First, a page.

The Restoration of All Things, Starting with You and Me

I'm in the stage of life where Disney movies are on our screens. A LOT. One of our current favorites is Moana. As you may know, the music is gorgeous, penned by none other than Lin Manuel Miranda of Hamilton. If you haven't seen the film, you should, especially because you will have no idea what I want to talk about in this post!

At the end of the film, Moana gives Te Fiti her heart back. It takes her a minute to realize that the fire monster chasing after her and Maui is none other than the goddess she's crossed an ocean to find. She's looking for a magical being and instead, comes face to face with a formidable, frightening creature. There is no life in her. Bent on destruction. She is horrifying. She is a beast, ugly, representing all decay and death, the end of all fruitfulness, life and beauty. 

How can the one who created the beautiful, bountiful, lush world around them become her own opposite? Where has she gone and what transformed her from life to death? If you've seen the film, you know that Maui stole her heart and used her powers for himself and tried to share them with mankind as a benefactor. He's a trickster, irreverent and full of himself (though charmingly played by Dwayne "The Rock" Johnson). He knows not what he's done. And the ramifications of his decision change the course of his life and the lives of mankind from there on out. The earth begins to die. The coconuts are black. The lush gardens are wilting. The fish traps come up empty. Who knows how long it would have taken for Moana's people to reach their ultimate demise? The trajectory had been set.

Moana is supposed to stay on her small island, following her chief father's lead. The number one rule of her people is "no one leaves." But the ocean is calling her. Supported by her "crazy" grandmother and the ocean itself, she is drawn to go past the reef, which is forbidden. Through many twists and turns, she meets Maui, helps him off his island exile, retrieves his magical hook and convinces him to help her give back Te Fiti's heart.

In the climax of the film, Moana sees Te Fiti as the fire beast. She holds her shining green heart in the air and tells the ocean "Let her come to me." The ocean makes a path. Te Fiti, the creature of death crawls on the ground towards her menacingly. Bravely, Moana starts walking confidently towards her singing,  

"I have crossed the horizon to find you.

I know your name.

They have stolen the heart from inside you.

But this does not define you.

This is not who you are.

You know who you are.

Who you truly are."

Then she brings the space between her eyes to the space between Te Fiti's eyes, a place of affection, equality and reconciliation.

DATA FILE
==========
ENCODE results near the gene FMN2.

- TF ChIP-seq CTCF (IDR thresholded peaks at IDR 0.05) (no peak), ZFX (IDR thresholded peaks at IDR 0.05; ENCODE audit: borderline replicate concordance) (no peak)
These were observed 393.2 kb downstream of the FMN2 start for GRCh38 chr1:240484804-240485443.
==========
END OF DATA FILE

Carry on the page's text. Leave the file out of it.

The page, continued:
As Moana places Te Fiti's heart back in her chest, the ash and fire crumble and are replaced with lush greenery, flowers, LIFE! It spreads from her chest through her whole body, to all the land, even far away on Moana's home island. Life is restored. And it is beautiful. The old is swept away. All is made new. Maui reconciles himself to her and she forgives him. She is gorgeous. She is luscious. She is nature incarnate.

Every time I see this scene unfold, tears spring to my eyes, goosebumps cover my body and my breath catches in my chest. Why? This is eternity. I was raised to believe that if you didn't do and believe certain things about God while on earth, you would spend eternity suffering in hell. I no longer believe that. I don't know what happens when we die. It's ridiculous to presume any of us do. But I believe that the reason my spirit leaps during this scene is because our hearts long for reconciliation. Reconciliation with our creator, our purpose, our souls. And I believe that will happen to all people at the end of time. That wrongs will be made right. Not through retribution and punishment but through restitution and restoration. That ash will turn to flowers. That peace will reign. And it will be glorious, gorgeous, perfect. We will be fully restored. Anything that has died, deteriorated, degenerated, atrophied will flourish, rise again, breathe anew. I long for that. Maybe we all do.

The words Moana speaks to Te Fiti apply to all of us. When we live in a way that steals peoples hearts from their chest, we are not being who we are, who we truly are. We were made for more. When we denigrate ourselves by believing we live in a world of scarcity, we fight for power and control over things that are meant to be shared. Te Fiti was doing her job, providing life for all when Maui decided he needed her powers for himself. And everyone suffered. Te Fiti suffered. She became a monster, out of touch with her divine nature. She became decaying flesh and her actions reflected that. We don't have to be defined by our traumas, by the things stripped from us. We know who we are. Our name is known. And we are made for more.  

I don't want to live my life in fear. I don't want to obey in order to avoid punishment. I want to live in the land of Te Fiti, with my heart restored, creating beauty and life within and around me. I don't want to spend my time assigning blame, pointing fingers and trying to climb to the top for salvation. I want to pull up a chair at an endless banquet table, laden with enough food and drink for all. All races, all religions, all people. I want us to be a family. A diverse, somewhat crazy, beautiful human race. Don't spend your time taking hearts out of peoples chests. Be one to restore hearts. Not because we're mini saviors running around trying to bale out the sinking ship of humanity but because we must. Because we're all Te Fiti and we're all Maui. We are one. And restoration is coming for us all. If you have to cross the horizon to be found, do it. It is everything. Claim the beauty that is waiting for you.